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Discussion Starter #8
Glad you are enjoying the benefits of a snowblower. Those EOD piles from the plow were always killers until I got my first machine back in 1983.

Just a word of advise on those EOD piles however, get at them ASAP after the plow goes by. They can be somewhat wet and sloppy depending on how much salt your city uses and if memory serves, Montreal uses quite a lot. If they are allowed sit for several hours after the plow goes by, they can turn into concrete. Sun beating down on them can cause them to partially melt and pack tightly then freeze when the sun goes down. Really cold temperatures cause them to freeze into large chunks that are hard to swallow for the augers. They become a real challenge for even the best most powerful machine and causes quite a bit of wear and tear on the machine itself and possibly break shear bolts/pins etc.

Hi, and thanks for the advice! I had already taken that into consideration...what i actually do...is i use a big blue manual scoop...and do the end of my driveway after the street plow has passed...with the plastic scoop and push the crappy slush/snow & salt across the street into the ditch (i have no neighbors in front!) before i use my snowblower. I will say this...this snowblower works really really well and can throw snow really far!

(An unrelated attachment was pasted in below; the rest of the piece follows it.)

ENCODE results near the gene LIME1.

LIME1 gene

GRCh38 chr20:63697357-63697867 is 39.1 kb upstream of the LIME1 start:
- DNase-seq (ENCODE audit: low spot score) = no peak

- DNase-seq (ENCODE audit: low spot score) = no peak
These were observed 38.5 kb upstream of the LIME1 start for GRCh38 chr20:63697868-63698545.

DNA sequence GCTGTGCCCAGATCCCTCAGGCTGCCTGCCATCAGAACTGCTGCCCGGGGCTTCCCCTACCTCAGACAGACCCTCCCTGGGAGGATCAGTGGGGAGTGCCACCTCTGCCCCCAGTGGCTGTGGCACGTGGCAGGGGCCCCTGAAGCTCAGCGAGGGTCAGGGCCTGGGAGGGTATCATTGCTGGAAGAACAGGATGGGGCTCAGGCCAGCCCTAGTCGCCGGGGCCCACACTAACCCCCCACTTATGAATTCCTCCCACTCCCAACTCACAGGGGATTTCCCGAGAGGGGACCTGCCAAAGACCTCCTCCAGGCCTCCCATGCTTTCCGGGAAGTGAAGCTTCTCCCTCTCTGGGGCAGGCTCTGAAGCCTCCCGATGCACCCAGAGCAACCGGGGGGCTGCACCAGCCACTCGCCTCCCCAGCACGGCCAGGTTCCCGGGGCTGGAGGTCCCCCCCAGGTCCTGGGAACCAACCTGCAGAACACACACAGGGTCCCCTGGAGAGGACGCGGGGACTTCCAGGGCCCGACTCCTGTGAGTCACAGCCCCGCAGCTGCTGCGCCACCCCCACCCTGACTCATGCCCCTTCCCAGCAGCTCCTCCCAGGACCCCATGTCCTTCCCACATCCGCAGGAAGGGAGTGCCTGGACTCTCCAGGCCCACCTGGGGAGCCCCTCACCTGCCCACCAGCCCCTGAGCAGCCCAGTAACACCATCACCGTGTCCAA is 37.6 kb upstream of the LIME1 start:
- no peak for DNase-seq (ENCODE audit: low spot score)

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I just purchased the same machine after my Ariens kept throwing the drive belt every time I would start the machine...fought with it for years and finally quit. I have the same issue with the slow reverse and noticed the forward speeds were really too fast with the mid range being as fast as I would ever operate it. I didn't see anything in the manual for adjusting so went on line. There is an adjustment in the line and I plan to give that a try. I needed to run the machine as soon as I got home with it so I never had a chance to study things. The reverse as is, is just useless in my opinion and feel it wasn't meant to operate that slow.

How has the adjustment worked out for you?

Update: I went to adjust the reverse but there is no adjustment in line to do so. I'm extremely disappointed as I slipped and fell on my butt a few times while trying to pull it backwards rather than use the reverse. There are places that I have to back up 15 feet since I can't blow the snow from the other direction without getting a facefull of snow. I may be returning the machine.

Update to update: Yep, Tractor Supply will take the machine back within 30 days. I've found a fix, (I hope), to my issue of the belt jumping on my Ariens and I did that today. The engine had to be taken off to do the work and since it's done I'm going to go over everything else before I put it back together. It's been a great machine otherwise, so if I don't need to spend $1200+ I'm going to jump on it.

Great site, great people with great info. I wish I had found this site many years ago.